Typical Questions About Anxiety Disorder
The questions that arise about the cause and effect of Anxiety Disorders, including GAD or Generalized Anxiety Disorder, are remarkably similar from person to person. The most prevalent questions are the theme of this article.
First, however, a clearing of the air regarding what is an anxiety disorder and where does it fit in the larger spectrum of psychological disorders and psychoses. An Anxiety Disorder — and a panic attack — is a condition that arises when the pressures and stresses of everyday life combine to cause us to view ordinary issues as monumental and worthy of extreme fear — such is the case in Generalized Anxiety Disorder — to anxiety disorders driven by either a past, traumatic event — such is the case in Post Traumatic Stress Disorder -or other sources of increased stress or worry.
The best news for sufferers of these anxiety disorders is that they are not permanent psychoses or mental illness. Nonetheless, they are conditions requiring professional help and even medication.
Here are the most common questions about anxiety disorders — other than what is it and how can I cure it.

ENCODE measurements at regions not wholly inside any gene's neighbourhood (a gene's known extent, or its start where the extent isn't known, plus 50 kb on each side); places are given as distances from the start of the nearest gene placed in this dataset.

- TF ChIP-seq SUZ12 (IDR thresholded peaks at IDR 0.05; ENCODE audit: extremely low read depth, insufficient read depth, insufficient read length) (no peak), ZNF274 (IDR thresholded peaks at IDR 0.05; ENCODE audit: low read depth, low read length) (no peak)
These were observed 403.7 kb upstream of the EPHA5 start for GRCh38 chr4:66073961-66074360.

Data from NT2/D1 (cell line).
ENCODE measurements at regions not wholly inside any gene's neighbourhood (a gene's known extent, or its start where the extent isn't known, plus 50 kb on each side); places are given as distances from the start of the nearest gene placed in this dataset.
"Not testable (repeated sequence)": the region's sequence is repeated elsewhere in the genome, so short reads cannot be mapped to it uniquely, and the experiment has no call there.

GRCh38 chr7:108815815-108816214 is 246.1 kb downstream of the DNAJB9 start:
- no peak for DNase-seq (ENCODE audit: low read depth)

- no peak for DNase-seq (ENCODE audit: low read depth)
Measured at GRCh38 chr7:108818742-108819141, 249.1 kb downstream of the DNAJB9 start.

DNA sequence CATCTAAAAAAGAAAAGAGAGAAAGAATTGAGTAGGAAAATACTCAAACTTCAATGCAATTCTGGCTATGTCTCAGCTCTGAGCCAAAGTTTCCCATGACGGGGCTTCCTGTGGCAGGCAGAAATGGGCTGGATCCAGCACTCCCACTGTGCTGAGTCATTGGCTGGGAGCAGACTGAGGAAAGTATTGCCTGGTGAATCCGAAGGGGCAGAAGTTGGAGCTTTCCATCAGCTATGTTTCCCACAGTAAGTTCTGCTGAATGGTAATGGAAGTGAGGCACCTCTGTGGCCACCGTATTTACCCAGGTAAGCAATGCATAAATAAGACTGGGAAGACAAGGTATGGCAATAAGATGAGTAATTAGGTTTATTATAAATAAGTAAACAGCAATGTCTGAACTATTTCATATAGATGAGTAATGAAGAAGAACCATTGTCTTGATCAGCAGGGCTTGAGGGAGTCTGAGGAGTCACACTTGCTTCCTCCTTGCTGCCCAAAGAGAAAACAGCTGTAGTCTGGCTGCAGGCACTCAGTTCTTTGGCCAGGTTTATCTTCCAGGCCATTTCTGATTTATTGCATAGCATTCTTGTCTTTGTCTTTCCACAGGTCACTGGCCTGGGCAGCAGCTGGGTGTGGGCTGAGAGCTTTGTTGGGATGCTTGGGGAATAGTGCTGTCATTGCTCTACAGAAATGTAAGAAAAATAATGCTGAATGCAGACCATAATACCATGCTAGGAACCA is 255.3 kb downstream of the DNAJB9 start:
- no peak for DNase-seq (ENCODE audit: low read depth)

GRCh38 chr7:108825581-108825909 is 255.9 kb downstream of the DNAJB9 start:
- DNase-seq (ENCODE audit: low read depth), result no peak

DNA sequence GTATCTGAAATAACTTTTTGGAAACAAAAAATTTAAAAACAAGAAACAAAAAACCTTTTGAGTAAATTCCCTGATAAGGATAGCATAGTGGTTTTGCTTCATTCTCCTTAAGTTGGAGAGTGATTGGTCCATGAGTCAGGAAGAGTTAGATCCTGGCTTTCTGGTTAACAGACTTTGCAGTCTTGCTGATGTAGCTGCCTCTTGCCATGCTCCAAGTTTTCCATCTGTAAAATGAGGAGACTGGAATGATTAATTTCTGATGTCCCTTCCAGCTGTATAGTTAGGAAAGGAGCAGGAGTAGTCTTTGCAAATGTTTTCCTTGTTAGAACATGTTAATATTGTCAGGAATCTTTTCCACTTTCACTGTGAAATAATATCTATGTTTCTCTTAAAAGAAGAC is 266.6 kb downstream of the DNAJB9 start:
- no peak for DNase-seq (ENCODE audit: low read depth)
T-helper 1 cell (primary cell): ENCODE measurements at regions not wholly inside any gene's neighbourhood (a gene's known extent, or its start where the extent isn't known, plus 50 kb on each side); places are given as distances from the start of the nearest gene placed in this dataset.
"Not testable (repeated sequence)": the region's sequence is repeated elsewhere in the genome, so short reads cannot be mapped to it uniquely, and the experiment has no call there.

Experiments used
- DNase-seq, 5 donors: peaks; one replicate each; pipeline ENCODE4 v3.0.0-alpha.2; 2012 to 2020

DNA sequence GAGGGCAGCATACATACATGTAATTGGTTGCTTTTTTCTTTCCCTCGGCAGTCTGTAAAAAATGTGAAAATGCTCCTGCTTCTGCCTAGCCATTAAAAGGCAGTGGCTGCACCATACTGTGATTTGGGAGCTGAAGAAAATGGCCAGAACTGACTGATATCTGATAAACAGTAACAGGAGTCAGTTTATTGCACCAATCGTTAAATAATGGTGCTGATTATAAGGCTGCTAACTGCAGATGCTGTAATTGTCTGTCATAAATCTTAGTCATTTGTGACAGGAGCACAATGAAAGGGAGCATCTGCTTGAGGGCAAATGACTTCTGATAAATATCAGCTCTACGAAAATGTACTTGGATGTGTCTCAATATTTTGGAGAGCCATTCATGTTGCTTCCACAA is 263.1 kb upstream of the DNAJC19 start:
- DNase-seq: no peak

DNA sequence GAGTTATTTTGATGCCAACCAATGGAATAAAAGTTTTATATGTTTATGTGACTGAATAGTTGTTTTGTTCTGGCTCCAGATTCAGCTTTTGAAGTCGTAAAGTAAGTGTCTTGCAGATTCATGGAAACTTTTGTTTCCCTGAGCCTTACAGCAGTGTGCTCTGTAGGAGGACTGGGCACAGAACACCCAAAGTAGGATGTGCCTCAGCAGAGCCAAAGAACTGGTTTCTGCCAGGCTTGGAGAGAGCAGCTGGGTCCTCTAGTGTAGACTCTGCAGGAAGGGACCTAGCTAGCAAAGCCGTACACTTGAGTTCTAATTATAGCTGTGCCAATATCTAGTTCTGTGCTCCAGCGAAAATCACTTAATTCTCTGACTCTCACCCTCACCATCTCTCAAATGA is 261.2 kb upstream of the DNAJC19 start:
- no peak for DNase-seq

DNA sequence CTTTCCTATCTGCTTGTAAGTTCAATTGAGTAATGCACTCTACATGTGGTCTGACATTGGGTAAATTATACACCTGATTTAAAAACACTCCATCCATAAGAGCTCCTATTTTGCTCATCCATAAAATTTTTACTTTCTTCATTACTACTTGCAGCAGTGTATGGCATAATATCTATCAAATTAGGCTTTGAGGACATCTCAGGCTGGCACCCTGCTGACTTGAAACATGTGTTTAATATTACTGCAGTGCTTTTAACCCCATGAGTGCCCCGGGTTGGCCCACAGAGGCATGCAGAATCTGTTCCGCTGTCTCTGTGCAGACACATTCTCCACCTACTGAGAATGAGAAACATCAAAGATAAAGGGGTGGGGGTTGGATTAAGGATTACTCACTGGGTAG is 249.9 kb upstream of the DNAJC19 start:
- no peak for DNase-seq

- Why can’t I control my constant worry about things I know are insignificant issues? The answer to this question, you can handle it; you just don’t yet possess the skills to do so. Why this looping of occurrence, focus-on-issue, visualize-negative-outcome possibilities, and fixate on the most extreme, tends to exist is that your conscious mind is seeking a solution in a cognitive way, while your subconscious is replaying past outcomes that may have been worse than predicted. Since the anxiety episode is unresolved, there is established a precondition for another episode and another.
2. Why do I sometimes feel like I’m not really where I am — a feeling of total detachment? The answer to this question contained within basic human mind functionality. Extreme, constant anxiety and fear cause your mind to become detached and seeking rest from unresolved questions — at the same time that your subconscious tirelessly continues feeding your cognitive processes with illogical probabilities. The end result is that your conscious mind will zone out, causing you to feel like you’re not really there — producing the ‘out-of-body’ feeling you’re referring to.
3. Is my condition noticeable to others and can it harm my family or relationships? The effect of your condition may indeed bring about negative effects -including an anxiety attack — in your life but not the episodes themselves. Are your episodes or predisposition to ponder negative thoughts obvious to others? Probably to some degree but this is not very high on the list of priorities unless it alters your work performance.